“It is a privilege to work with and learn from Brittany,” said Prof. Love, the Borchardt and Glysson Collegiate Professor and Joann Silverstein Distinguished University Professor. “She has an excellent research committee supporting her in the work, and I am confident that her work will bring new insights that inform solutions around water and legacy cities.”
Hicks also recently assembled a workshop that highlighted important issues surrounding equity in water access. “We find that there are consistent gaps with access to proper water quality, access to proper sanitation for certain groups of people, and it tends to affect people across certain racial lines or across certain levels of socioeconomic status and groups, such as homeless populations and prison populations,” Hicks said.
“I think there needs to be a clear understanding of the harm that’s been done to groups and communities, and we need to make intentional efforts to reestablish trust and redistribute power, so that those who have been systematically disenfranchised have a pathway to developing solutions,” she added.
Hicks noted that many communities are already aware of the problems that exist and their own need to help resolve them, so providing resources to support and accommodate those remediation processes is important.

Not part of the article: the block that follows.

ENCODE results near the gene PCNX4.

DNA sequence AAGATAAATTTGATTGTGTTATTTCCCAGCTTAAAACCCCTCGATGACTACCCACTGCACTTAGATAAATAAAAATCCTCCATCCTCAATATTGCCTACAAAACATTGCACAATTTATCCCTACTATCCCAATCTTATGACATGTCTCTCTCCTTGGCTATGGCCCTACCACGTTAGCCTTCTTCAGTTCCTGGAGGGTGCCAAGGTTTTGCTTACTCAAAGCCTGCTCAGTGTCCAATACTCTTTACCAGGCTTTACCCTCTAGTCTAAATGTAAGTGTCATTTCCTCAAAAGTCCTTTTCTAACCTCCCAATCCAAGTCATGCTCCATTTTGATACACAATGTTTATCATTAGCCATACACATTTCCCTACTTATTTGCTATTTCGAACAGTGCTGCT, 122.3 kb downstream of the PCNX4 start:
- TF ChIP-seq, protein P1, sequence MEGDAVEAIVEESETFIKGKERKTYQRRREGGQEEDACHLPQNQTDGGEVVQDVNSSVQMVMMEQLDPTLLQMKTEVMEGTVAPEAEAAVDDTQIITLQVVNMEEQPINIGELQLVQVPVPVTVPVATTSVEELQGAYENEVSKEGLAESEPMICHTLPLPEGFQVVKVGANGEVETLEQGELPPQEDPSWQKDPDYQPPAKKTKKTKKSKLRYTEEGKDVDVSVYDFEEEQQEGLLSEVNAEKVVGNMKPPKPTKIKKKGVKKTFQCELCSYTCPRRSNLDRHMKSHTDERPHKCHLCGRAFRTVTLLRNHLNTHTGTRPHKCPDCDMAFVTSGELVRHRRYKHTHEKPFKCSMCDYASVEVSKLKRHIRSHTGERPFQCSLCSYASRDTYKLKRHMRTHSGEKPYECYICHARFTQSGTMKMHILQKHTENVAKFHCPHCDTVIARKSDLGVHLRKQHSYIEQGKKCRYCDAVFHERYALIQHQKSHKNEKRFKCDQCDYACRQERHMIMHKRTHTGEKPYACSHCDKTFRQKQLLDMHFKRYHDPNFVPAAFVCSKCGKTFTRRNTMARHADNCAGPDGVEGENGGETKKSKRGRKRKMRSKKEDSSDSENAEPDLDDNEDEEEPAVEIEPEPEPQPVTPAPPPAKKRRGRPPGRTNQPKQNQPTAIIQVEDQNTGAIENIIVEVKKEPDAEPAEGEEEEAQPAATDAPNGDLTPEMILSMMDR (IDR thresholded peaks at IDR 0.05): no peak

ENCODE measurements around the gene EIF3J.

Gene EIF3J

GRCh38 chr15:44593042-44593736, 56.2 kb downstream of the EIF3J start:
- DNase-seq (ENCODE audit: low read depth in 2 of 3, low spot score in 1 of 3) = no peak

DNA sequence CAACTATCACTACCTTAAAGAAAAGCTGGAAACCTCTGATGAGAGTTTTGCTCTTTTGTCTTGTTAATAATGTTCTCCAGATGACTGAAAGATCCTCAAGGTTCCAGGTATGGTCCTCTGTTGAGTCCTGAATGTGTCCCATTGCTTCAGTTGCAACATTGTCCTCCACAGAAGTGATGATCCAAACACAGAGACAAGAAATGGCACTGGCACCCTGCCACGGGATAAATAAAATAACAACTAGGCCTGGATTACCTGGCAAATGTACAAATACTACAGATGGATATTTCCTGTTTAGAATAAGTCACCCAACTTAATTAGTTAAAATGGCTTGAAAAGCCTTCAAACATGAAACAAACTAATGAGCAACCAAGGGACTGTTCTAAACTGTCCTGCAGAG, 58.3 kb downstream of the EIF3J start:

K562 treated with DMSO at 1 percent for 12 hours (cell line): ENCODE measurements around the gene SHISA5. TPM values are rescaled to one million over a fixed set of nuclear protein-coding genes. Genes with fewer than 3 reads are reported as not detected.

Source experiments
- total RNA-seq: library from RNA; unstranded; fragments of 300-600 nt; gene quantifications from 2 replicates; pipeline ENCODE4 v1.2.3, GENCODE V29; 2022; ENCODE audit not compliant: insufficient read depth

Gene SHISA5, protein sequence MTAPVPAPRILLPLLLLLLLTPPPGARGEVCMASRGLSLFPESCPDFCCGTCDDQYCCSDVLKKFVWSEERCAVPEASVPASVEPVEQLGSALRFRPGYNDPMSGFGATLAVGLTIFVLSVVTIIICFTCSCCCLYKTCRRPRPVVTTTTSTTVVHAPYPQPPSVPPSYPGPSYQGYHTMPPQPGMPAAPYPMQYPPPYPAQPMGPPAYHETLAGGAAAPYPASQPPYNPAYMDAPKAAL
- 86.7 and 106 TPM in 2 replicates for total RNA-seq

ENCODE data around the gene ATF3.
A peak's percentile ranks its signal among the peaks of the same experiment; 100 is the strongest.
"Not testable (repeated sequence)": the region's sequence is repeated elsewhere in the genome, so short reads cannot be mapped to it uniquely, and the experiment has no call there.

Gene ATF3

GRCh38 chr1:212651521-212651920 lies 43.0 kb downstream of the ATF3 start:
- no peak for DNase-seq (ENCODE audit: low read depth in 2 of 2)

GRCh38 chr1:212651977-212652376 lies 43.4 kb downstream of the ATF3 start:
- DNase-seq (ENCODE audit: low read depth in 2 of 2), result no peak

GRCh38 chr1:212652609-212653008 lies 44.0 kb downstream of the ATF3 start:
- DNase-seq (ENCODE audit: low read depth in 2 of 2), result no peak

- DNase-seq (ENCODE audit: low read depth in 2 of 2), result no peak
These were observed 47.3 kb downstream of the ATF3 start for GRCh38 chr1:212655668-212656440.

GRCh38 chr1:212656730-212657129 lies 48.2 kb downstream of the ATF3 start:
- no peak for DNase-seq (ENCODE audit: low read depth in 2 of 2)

Her empathy for communities facing water access challenges comes from her personal experiences. “I think I recognize within my own family how difficult it is to not trust your water,” Hicks said. “I recognize the amount of burden it places on a family–financially, mentally, and emotionally–to have to make other decisions because of that lack of trust. I understand what it looks like not to be sure where to find answers when it comes to your drinking water. It was important for me to really understand technically what’s going on, so that I could better support my own community, and I’m realizing that my own community challenges are not limited to rural Georgia, where I grew up.”
Hicks noted that her experiences have led her to approach her work in “a very different way, that’s empathy-based and individual-centered.” Hicks added that public access and transparency of information are key to providing data that residents need to make decisions. “We work with people who are from the city that we’re working in, and we develop these reports together to make sure that they’re understandable, and we make sure that we’re communicating. So there is a lot of intentionality about language and reporting, and a lot of it’s giving people information directly, and then finding ways to present that information in public spaces where anyone can ask questions and share. I think there’s room to grow and explore the way we do that.”
Hicks believes her connection to the human experience is key when conducting her research. “When I share my lived experiences, and then I go into an academic space, I get to learn about others’ lived experiences. These spaces are not separate from the community. When I am in the academic space, I get to bring other community members with me.”